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Steven Michael Stone

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[edit] Biographical Information

Steve Stone, the 1980 AL Cy Young Award winner, has certainly become more famous as a broadcaster.

[edit] Amateur career

Steve was a ping-pong champion in high school and played golf and tennis as well as baseball. In 1963, he won both ends of a doubleheaer in a city playoff series. In college, he was a member of the bowling and volleyball teams and played pool in addition to baseball. A frequent pool opponent was his catcher, Thurman Munson. Munson considered himself a pool shark but Stone "was careful never to disillusion him - especially when I was in the process of beating him 25 matches in a row." Steve had a 2.00 ERA in the Cape Cod League in 1968. He became the captain of Kent State's baseball team as a junior and made the All-Mid-American Conference team.

[edit] 1969-1971: In the minors

Stone was taken by the San Francisco Giants in the 4th round of the 1969 amateur draft and was assigned to the Fresno Giants. There, he went 12-13 with a 3.61 ERA and 184 strikeouts in 167 innings. He was fifth in the California League in batters struck out. On May 23, he whiffed 17 Lodi Crushers. From July 17 through August 22, he had a 7-game winning streak, including three shutouts.

Stone graduated with a teaching degree in social studies in 1970. Back on the baseball field, he had a 9-5, 3.95 for the Amarillo Giants and was promoted to the Phoenix Giants, where he had a 5-3 record in 8 starts despie a 1.71 ERA. It was not a low-scoring league, either, as the median ERA in the Pacific Coast League that year was almost definitely over 4.

In 1971, Steve spent part of July and August back in Phoenix, going 6-3 with a 3.98 ERA and almost a strikeout per inning, but was with San Francisco most of the season, going 5-9 with a 4.15 ERA.

[edit] 1972: Giants

Stone never returned to the minors after his 24th birthday. He had a 6-8, 2.98 record as a starter-reliever for the 1972 Giants for a fine 117 ERA+ and allowed only 97 hits in 123 2/3 innings pitched. He had a sore arm, though, by year's end and the Giants dealt him to the Chicago White Sox with Ken Henderson for Tom Bradley.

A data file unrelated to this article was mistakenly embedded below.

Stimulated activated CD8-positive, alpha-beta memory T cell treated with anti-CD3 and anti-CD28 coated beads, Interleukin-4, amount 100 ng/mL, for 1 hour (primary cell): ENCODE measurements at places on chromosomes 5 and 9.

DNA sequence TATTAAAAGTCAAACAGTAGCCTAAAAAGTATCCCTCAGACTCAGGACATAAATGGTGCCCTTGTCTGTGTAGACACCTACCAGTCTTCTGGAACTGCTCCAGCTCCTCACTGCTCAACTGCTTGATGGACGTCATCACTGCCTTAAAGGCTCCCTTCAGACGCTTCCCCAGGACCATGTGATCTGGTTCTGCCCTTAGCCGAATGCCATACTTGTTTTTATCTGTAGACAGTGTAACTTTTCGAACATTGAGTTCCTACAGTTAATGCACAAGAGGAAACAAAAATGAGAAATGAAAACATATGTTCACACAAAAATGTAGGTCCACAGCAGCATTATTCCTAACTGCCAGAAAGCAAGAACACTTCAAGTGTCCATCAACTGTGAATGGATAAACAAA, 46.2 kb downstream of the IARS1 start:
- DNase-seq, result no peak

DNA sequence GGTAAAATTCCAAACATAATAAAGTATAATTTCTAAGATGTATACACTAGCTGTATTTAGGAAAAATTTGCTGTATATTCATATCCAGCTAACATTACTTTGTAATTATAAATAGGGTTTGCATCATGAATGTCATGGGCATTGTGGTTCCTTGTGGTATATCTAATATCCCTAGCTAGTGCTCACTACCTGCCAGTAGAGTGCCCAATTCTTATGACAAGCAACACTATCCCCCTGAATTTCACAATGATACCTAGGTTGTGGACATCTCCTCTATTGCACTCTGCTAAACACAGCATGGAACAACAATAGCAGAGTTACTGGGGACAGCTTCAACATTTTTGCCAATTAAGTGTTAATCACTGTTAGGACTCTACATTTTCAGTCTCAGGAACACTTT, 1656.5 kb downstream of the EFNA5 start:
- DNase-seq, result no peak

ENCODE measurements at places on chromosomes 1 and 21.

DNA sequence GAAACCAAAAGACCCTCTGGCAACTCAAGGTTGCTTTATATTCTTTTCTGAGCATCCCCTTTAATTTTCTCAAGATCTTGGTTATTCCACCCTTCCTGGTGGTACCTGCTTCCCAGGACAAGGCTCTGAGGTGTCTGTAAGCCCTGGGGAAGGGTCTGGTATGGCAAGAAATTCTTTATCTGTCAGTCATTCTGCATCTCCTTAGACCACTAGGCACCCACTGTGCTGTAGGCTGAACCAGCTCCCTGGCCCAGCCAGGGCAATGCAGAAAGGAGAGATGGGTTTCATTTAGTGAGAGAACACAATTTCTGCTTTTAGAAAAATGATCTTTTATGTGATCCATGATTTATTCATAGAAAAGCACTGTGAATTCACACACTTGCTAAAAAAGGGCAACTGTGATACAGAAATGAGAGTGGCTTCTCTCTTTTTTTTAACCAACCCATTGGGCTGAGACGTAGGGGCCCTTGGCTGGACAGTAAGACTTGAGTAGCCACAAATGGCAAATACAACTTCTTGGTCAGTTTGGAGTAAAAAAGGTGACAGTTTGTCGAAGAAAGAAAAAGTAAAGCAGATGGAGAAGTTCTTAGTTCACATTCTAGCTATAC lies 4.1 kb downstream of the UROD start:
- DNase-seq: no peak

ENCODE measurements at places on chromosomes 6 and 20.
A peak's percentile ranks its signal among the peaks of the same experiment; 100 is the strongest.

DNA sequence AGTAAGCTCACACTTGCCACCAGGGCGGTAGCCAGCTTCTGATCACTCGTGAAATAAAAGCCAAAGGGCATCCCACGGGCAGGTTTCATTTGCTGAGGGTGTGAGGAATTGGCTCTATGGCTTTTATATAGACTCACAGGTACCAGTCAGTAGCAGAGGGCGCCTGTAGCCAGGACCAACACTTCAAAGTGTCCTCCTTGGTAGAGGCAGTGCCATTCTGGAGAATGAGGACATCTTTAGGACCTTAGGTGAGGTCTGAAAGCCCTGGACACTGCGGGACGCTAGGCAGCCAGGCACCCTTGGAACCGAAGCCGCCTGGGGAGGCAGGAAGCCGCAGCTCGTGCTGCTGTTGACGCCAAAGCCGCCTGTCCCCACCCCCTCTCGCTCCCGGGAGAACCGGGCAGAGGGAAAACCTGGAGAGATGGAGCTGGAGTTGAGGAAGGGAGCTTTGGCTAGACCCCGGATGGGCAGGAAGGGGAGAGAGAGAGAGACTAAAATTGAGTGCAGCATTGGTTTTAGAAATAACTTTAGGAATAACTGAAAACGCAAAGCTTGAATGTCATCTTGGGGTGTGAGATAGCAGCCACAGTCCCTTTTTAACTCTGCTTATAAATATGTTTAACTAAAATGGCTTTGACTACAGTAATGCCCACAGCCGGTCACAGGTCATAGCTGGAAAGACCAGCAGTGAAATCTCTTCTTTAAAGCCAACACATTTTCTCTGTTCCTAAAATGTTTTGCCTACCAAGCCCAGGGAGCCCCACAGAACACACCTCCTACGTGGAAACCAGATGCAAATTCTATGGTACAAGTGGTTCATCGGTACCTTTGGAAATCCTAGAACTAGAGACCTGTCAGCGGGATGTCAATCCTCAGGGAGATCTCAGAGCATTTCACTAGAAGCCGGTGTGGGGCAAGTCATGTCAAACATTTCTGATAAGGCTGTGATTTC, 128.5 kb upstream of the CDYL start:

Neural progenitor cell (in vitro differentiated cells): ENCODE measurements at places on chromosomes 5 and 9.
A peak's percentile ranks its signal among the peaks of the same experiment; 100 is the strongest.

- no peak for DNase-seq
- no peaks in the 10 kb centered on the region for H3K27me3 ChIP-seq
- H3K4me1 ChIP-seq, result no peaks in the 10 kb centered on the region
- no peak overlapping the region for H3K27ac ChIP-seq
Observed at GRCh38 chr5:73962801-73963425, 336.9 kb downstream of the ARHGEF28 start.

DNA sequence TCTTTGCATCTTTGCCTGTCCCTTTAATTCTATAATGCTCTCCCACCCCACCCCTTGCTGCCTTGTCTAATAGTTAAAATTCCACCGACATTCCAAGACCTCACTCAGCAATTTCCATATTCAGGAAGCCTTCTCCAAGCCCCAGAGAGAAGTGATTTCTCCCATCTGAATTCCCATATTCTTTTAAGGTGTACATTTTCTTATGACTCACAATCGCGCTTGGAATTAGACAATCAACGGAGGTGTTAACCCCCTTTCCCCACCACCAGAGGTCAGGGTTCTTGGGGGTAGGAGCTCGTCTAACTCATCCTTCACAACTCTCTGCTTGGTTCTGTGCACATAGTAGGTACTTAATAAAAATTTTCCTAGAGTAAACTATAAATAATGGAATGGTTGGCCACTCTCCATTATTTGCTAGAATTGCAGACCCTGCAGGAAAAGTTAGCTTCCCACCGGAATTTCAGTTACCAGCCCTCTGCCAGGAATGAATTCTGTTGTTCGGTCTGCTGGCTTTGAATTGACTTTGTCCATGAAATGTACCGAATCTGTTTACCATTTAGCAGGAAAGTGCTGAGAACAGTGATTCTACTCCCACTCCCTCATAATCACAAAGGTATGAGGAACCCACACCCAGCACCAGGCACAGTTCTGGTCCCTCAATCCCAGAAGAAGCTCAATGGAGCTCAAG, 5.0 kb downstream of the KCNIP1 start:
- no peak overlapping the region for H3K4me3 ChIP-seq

[edit] 1973: White Sox

Stone had a 6-11, 4.24 record for the 1973 White Sox, posting a weak 5.75 ERA in 14 relief appearances but a 3.85 ERA in 22 starts, about league average. In his final outing of the 1973 season, he pitched nine innings of 12-strikeout, three-hit ball against the World Champion 1973 Athletics, perhaps the best game of his career to that point. He finished 4th in the 1973 AL in strikeouts per 9 innings. He was then dealt across the city to the Chicago Cubs with Ken Frailing and Steve Swisher in exchange for Cubs legend Ron Santo.

[edit] 1974-76: Same city, other league

Stone was 8-6 with a 4.14 ERA for the 1974 Cubs. He tied for 9th in the 1974 NL with 19 homers allowed but was in impressive company, joining Phil Niekro, Tom Seaver and Steve Rogers. In 1975, the Ohioan moved up to a tie for third in the NL in gopher balls (24), even with Steve Carlton and Larry Dierker. Steve was 12-8 with a 3.95 ERA as the #2 man on the Cubs staff after Rick Reuschel.

Chicago asked Stone to take a pay cut for 1976 but he refused and told the team he would pursue free agency after the year. He had a 3-6, 4.08 record for the 1976 Cubs but tore the rotator cuff in his pitching shoulder early in the year, missing most of the season. The Cubs advised him to have an operation or at least cortisone injections but he opted against both requests from the club doctor. Going to another doctor at the University of Illinois, he underwent some odd experiments where his shoulder was frozen to try to increase the circulation to the area.

[edit] 1977-78: Boomerang